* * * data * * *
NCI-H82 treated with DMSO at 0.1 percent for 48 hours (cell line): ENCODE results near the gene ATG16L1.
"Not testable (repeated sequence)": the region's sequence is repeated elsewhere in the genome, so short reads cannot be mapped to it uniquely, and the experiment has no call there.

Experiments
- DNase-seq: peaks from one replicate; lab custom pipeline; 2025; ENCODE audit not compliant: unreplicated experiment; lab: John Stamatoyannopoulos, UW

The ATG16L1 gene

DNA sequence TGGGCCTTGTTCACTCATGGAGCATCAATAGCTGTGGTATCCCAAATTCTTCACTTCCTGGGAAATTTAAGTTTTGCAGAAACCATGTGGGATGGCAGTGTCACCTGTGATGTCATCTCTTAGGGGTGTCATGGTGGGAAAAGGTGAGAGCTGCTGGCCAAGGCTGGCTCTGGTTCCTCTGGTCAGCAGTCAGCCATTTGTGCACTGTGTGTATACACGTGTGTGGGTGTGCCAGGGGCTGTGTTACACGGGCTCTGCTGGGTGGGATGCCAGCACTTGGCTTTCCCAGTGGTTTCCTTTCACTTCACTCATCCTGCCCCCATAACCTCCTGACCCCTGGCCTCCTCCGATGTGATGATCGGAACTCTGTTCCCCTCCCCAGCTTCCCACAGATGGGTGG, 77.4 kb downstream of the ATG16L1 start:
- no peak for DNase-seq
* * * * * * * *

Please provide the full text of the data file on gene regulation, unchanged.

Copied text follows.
NCI-H82 treated with DMSO at 0.1 percent for 48 hours (cell line): ENCODE results near the gene ATG16L1.
"Not testable (repeated sequence)": the region's sequence is repeated elsewhere in the genome, so short reads cannot be mapped to it uniquely, and the experiment has no call there.

Experiments
- DNase-seq: peaks from one replicate; lab custom pipeline; 2025; ENCODE audit not compliant: unreplicated experiment; lab: John Stamatoyannopoulos, UW

The ATG16L1 gene

DNA sequence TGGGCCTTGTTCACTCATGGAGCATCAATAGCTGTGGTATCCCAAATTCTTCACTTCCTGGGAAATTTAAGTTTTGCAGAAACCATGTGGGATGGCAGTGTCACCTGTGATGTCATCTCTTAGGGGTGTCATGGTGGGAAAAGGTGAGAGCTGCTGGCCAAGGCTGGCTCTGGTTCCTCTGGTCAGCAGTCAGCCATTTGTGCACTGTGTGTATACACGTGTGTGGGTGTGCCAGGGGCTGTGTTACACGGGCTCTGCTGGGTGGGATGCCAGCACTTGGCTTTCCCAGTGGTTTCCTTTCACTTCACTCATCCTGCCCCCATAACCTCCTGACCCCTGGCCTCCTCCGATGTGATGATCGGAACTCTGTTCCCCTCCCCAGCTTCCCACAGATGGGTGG, 77.4 kb downstream of the ATG16L1 start:
- no peak for DNase-seq